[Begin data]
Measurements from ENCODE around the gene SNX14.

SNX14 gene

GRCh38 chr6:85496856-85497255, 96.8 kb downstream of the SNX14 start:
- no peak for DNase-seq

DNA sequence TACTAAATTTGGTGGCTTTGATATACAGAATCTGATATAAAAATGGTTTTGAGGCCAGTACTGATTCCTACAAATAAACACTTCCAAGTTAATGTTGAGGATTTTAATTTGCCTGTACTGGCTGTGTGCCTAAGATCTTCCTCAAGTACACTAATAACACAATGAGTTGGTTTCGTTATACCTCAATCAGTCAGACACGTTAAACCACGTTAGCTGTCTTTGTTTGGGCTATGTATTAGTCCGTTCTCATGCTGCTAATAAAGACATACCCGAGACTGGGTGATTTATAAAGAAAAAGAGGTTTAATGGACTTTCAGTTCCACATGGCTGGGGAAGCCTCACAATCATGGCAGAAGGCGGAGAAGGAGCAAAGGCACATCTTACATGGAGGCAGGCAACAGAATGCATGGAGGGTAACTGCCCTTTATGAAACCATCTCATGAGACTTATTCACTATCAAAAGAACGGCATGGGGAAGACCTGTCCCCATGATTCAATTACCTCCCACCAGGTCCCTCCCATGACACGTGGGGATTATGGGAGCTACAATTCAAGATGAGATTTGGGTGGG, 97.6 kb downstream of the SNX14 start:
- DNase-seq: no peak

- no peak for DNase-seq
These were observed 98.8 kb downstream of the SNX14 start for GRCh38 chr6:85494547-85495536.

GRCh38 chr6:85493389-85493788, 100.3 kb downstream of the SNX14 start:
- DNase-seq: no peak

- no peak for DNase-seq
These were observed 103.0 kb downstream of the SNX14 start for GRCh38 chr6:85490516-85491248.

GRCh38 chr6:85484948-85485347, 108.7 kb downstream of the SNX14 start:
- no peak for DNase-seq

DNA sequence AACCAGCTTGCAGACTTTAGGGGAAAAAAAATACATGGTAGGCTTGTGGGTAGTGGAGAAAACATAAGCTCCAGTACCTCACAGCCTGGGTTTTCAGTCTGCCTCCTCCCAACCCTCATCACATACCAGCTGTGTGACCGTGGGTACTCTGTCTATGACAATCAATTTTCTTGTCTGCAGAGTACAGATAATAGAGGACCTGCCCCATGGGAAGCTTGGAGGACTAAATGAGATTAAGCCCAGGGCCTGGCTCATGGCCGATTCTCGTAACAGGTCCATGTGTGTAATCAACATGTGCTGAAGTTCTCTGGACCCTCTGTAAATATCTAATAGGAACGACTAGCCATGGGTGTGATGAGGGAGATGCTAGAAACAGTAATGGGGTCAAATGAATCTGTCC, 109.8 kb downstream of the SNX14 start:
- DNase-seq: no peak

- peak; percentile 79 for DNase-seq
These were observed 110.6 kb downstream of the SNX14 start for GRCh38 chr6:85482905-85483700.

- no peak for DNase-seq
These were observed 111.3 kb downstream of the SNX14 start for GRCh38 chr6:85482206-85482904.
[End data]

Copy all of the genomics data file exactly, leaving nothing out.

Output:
Measurements from ENCODE around the gene SNX14.

SNX14 gene

GRCh38 chr6:85496856-85497255, 96.8 kb downstream of the SNX14 start:
- no peak for DNase-seq

DNA sequence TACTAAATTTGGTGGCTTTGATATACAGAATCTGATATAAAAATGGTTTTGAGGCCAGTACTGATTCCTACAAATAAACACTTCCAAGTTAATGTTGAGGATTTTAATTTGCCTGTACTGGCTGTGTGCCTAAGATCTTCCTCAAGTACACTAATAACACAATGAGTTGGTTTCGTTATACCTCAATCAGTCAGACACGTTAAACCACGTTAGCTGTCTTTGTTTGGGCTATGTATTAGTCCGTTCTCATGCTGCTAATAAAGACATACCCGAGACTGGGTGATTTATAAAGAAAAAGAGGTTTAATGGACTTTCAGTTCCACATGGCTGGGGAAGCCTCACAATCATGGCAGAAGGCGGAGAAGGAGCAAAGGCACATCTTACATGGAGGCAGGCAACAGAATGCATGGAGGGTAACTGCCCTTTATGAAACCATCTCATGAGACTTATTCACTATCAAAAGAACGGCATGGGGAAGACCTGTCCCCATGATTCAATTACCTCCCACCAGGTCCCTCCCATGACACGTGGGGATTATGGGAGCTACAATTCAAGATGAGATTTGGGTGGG, 97.6 kb downstream of the SNX14 start:
- DNase-seq: no peak

- no peak for DNase-seq
These were observed 98.8 kb downstream of the SNX14 start for GRCh38 chr6:85494547-85495536.

GRCh38 chr6:85493389-85493788, 100.3 kb downstream of the SNX14 start:
- DNase-seq: no peak

- no peak for DNase-seq
These were observed 103.0 kb downstream of the SNX14 start for GRCh38 chr6:85490516-85491248.

GRCh38 chr6:85484948-85485347, 108.7 kb downstream of the SNX14 start:
- no peak for DNase-seq

DNA sequence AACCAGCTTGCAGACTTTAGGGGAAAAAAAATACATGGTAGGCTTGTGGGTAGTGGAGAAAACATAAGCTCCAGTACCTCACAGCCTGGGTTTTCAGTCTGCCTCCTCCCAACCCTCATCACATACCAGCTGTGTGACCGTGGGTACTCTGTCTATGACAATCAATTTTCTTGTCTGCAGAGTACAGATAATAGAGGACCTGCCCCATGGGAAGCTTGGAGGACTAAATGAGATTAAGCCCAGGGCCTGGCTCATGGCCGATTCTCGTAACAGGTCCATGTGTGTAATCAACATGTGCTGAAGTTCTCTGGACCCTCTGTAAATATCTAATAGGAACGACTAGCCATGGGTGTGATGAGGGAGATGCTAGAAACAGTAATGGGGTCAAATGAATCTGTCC, 109.8 kb downstream of the SNX14 start:
- DNase-seq: no peak

- peak; percentile 79 for DNase-seq
These were observed 110.6 kb downstream of the SNX14 start for GRCh38 chr6:85482905-85483700.

- no peak for DNase-seq
These were observed 111.3 kb downstream of the SNX14 start for GRCh38 chr6:85482206-85482904.